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Ex Via chief denies wrongdoing 

(PoliticsWatch posted April 7, 2004) OTTAWA - The recently fired president of Via Rail criticized Auditor General Sheila Fraser's description of Via Rail's role in the sponsorship scandal in his testimony before the Public Accounts committee this morning. 

Marc LeFrancois told the Commons committee investigating Adscam that past audits of Via did not criticize the two projects that were included in the Auditor General's report on the sponsorship program. 

In her report, Fraser panned Via entering into a verbal agreement with Chuck Guite, the executive director of the sponsorship program, to pay $910,000 without a contract to a Quebec firm producing a television series on hockey legend Maurice "Rocket" Richard. 

Public Works's Communications Coordination Services Branch (CCSB) agreed to reimburse Via at a later date. Via made three payments to the production firm L'Information essentielle in 1999 -- $650,000 in January and two $130,000 payments in September. 

In March of 2000, CSSB entered into a contract with Lafleur Communications for production services totalling $862,500. Lafleur received a $112,500 commission and then paid a $750,000 invoice from Via for sponsorship funding. 

This still left Via $160,000 short of the original money loaned to Public Works. But Via decided to record the $160,000 as an advertising expense, concluding it had received good visibility from the Rocket Richard series. 

"In our opinion, CCSB created a fictitious contract and made payments of $862,500 that contravened the Financial Administration Act," Fraser wrote.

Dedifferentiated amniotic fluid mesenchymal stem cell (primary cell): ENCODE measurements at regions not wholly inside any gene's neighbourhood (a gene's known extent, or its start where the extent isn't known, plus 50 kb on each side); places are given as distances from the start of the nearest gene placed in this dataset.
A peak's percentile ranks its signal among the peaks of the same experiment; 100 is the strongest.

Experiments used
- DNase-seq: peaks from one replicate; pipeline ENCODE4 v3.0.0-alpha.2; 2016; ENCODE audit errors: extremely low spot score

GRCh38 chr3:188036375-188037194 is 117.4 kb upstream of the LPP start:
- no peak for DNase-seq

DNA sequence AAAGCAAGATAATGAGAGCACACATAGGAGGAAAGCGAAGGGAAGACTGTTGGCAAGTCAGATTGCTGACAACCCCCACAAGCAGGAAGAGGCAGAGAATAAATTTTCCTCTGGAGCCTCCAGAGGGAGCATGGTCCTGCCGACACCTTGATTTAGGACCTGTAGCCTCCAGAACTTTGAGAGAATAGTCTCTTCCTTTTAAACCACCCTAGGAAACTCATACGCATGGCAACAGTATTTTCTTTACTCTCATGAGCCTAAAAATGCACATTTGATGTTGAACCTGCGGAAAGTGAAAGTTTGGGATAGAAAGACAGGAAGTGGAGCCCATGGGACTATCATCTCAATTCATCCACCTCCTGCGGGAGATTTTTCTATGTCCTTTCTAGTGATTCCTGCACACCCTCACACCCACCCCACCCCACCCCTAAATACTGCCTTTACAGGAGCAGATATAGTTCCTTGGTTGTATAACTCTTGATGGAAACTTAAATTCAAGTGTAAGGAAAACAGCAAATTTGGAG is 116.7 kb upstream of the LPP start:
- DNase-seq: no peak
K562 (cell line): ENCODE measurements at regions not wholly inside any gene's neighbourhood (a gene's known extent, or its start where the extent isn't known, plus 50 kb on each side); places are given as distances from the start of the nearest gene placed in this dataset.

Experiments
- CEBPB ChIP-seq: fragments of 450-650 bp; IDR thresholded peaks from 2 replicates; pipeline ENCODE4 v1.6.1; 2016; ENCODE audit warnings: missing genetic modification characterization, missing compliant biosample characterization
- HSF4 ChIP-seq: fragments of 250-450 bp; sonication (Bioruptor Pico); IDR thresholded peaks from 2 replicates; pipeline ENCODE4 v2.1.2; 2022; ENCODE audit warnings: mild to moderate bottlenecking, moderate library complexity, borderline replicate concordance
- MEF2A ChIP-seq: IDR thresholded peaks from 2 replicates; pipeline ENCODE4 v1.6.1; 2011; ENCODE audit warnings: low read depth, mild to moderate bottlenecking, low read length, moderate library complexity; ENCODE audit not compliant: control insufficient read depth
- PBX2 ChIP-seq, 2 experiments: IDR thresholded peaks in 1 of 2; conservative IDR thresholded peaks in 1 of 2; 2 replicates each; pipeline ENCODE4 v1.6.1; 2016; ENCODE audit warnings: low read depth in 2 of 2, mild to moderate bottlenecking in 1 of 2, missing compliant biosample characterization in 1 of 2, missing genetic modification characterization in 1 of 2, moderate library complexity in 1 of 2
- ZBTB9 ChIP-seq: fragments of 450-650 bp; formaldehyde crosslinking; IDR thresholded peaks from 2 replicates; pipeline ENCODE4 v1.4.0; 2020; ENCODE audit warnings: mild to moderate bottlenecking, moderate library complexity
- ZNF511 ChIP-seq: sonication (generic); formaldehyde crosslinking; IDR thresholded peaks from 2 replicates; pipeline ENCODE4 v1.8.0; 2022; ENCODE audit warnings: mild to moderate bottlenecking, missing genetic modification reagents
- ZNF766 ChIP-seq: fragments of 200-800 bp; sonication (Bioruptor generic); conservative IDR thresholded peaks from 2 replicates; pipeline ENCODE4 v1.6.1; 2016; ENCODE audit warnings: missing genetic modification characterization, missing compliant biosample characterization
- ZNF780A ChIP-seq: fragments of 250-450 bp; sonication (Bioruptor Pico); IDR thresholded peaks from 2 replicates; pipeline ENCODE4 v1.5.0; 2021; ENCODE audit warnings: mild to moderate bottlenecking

But in his opening statement today, LeFrancois took exception with Fraser's use of the word "fictitious," calling it "highly negative." 

"The dictionary definition of fictitious is 'imaginary, unreal, counterfeit and not genuine,'" LeFrancois said. "Via Rail did not issue any invoice that was fictitious. The actual invoice issued by Via Rail is attached to my affidavit. It is real and accurate." 

But during questioning, LeFrancois was asked to explain his relationship with Jean Lafleur, the president of the ad agency that repaid the Public Works money to Via in 2000. 

Conservative MP Jason Kenney asked LeFrancois if he had ever traveled with  Lafleur. 

LeFrancois said Lafleur was on two trips with him and others to Europe, including a Team Canada-like visit to Italy that was also attended by former public works minister Alfonso Gagliano and another trip to London. 

LeFrancois said he did not know why Lafleur was on the trip to Italy and that he never questioned his presence. 

"No. I never ask questions of people," he testified. 

He was also unable to explain his presence on a trip to London with other Via executives, saying that it may have been to look at rail cars "or he just came on his own." He said he doesn't believe Via paid for Lafleur's trip. 

Kenney then asked LeFrancois if he considered Lafleur a friend. 

"This is a question you should ask Mr. Lafleur," LeFrancois responded. 

He later admitted that Lafleur was "a good friend. I know him well." 

LeFrancois also used his appearance before the committee to comment on his dismissal by Transport Minister Tony Valeri last month. 

In February, LeFrancois was given a few days to demonstrate why he should not be dismissed as a result of the Auditor General's report. 

He said it appears he had been "judged and condemned" before he met with Valeri on Mar. 1.

"The meeting turned out to be a monolog on my part as the minister had no questions to ask of me," he said. "It is following a phone call from Toronto the next morning at 6:30 a.m. that I learned of my dismissal announced on the front page of the Globe & Mail." 

Yesterday, LeFrancois filed a $2.7 million wrongful dismissal suit against the federal government in Quebec Superior Court alleging he was defamed and his firing was undertaken "in an irrational, unfair and illegal fashion for politically opportunistic reasons." 

LeFrancois becomes the third Crown corporation executive to be dismissed since the Auditor General's report to sue the federal government. Former Via chair Jean Pelletier and former Business Development Bank of Canada president Michel Vennat have also filed suits. 

However, LeFrancois' dismissal is the only one directly related to the findings of the Auditor General's report. 

Check out these related links:

arrow-trans.gif (111 bytes) Public Accounts Sponsorship Hearings 

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